Euro Drop A Sign of Things to Come?



So far this month, some of the biggest moves in the forex markets have been tied to the Euro. The EUR/USD had previously posted a steady advance toward the 1.40 mark but changing central bank expectations led to sharp bearish reversals. The fact that 1.40 was never pierced in the EUR/USD means that we now have a very clear “line in the sand” and the overall bias will remain bearish as long as we hold below this level.

There is a wide variety of reasons for why the Euro is unlikely to rally any time soon. For those with long-term, fundamental perspectives the highest point on this list should be the fact that there is little evidence to suggest that the region has successfully recovered from its sovereign debt crisis. Unemployment and overall growth levels as measured by GDP are still stalling, and when we compare the data to other developed economies there is little in the way of substantive explanations for why the EUR/USD has rallied as much as it has.

ECB Policy Stance

It has taken a while for the data to filter into monetary policy commentaries from the European Central Bank (ECB), but that time has come as well. “Recent statements from voting members at the ECB suggest that the central bank is prepared to add more stimulus to the economic if macro data worsens,” said Rick Bartlett, markets analyst at Corner Trader. “Regional unemployment still stands at 11.3%, so there is a good chance we will see these types of activities taking place.” Of course, added monetary stimulus would be a significant negative for the Euro, as it would essentially mean that there will be more Euros flowing through the world economy.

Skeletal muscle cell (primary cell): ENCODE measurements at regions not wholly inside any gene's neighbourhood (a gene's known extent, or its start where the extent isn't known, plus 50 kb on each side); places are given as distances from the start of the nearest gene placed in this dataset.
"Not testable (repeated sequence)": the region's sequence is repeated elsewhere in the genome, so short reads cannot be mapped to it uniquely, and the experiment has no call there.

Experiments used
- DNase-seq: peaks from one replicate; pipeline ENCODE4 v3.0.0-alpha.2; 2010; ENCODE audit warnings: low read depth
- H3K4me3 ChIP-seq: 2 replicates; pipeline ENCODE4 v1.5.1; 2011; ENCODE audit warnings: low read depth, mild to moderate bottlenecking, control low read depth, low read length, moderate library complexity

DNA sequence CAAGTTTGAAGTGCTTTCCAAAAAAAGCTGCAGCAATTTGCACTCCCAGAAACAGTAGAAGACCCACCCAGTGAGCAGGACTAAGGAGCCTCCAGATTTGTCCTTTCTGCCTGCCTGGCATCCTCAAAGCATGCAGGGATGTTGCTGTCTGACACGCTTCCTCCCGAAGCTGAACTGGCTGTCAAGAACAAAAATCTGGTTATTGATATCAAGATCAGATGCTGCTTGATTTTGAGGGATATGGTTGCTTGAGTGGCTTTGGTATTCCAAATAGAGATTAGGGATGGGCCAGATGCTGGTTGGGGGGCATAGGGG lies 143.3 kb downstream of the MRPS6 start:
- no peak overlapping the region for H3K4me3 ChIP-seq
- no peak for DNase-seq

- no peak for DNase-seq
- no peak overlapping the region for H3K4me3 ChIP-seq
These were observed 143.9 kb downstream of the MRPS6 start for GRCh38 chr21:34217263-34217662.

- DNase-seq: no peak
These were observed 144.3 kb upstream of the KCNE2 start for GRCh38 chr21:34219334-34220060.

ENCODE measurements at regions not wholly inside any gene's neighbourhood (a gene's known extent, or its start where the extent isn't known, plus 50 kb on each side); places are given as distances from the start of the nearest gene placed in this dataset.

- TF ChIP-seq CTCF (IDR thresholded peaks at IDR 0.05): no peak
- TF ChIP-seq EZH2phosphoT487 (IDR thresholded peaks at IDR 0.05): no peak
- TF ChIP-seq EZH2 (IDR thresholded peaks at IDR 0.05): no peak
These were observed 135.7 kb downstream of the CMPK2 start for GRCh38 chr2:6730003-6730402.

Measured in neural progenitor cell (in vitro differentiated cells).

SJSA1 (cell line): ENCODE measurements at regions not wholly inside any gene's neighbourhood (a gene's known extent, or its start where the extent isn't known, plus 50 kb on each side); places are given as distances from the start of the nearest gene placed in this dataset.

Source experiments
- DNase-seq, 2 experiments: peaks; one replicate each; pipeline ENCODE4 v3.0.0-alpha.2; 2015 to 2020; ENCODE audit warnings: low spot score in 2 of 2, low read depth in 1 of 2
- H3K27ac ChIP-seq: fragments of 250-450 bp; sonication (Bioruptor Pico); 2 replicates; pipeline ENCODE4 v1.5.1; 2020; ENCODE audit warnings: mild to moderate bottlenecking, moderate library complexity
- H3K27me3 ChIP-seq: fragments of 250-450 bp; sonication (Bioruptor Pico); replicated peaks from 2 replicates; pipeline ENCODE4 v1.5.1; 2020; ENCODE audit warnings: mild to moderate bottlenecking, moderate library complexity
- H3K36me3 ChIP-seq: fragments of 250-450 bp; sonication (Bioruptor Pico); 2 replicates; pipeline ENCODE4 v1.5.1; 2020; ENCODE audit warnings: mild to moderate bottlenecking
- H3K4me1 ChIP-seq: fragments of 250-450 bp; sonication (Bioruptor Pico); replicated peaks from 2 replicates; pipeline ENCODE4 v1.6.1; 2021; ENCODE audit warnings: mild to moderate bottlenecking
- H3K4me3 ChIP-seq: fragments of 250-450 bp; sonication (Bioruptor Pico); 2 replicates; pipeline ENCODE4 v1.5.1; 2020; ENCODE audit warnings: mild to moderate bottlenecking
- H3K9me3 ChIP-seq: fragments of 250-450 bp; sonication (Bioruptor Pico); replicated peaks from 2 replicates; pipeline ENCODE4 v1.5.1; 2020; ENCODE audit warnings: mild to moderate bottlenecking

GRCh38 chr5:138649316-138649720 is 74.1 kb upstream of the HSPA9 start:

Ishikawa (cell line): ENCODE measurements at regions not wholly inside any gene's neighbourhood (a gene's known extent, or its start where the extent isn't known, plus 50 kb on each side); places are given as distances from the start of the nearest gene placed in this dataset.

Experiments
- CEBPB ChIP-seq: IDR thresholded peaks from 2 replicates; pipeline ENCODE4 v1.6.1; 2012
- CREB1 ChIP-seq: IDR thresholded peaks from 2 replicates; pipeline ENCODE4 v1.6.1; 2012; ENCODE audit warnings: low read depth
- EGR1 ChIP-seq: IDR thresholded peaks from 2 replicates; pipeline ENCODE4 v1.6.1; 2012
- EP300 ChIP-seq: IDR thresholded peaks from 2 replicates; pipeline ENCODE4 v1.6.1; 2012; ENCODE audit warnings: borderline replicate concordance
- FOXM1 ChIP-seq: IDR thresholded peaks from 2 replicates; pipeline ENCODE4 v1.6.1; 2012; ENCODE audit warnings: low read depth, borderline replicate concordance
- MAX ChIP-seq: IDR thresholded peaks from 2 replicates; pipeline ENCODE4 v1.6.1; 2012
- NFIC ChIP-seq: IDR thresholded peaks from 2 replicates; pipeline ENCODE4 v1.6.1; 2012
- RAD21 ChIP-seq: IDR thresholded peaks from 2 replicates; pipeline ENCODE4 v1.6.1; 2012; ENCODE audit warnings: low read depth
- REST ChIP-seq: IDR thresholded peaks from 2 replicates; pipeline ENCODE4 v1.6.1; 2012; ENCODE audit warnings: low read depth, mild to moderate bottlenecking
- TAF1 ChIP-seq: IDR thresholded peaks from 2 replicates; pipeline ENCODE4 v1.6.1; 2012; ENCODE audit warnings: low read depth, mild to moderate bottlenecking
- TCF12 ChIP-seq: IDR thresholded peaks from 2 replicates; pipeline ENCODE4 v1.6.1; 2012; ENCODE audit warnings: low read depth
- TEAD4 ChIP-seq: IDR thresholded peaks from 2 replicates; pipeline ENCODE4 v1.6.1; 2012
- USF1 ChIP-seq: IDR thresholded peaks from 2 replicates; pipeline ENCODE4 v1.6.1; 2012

Going forward, the fate of the Euro will rest almost directly on the ways the ECB will choose to outline their policy stance. It is entirely possible that we will see some decisive moves as early as next month so those trading the EUR/USD should prepare for added volatility that is not commonly seen during the summer months. For investors that are mostly focused on stocks and ETFs, a good way to monitor the behavior here is to watch the Guggenheim CurrencyShares Euro Trust (FXE).

But since currency flows will always require money to be exchanged from one currency to another, investors will also need to be aware of activity in the PowerShares DB US Dollar Index Bullish ETF (UUP) and the Guggenheim CurrencyShares British ETF (FXB). The British Pound and the Euro have a high positive correlation, so if we do start to see major failures in the Euro-backed assets, we can start to expect the same thing to happen in the ETFs that are backed by the Pound. Most market wisdom suggests that we are heading into an historically slow period, but the ECB has the potential to change these tendencies in the next few weeks.

Richard Cox is a university teacher in international trade and finance, and his lessons include macroeconomics and price behavior in equity markets. He also writes for various financial publications across the web, and his investing strategies are based on technical and fundamental analysis of all the major asset classes (stock indices, currencies, and commodities).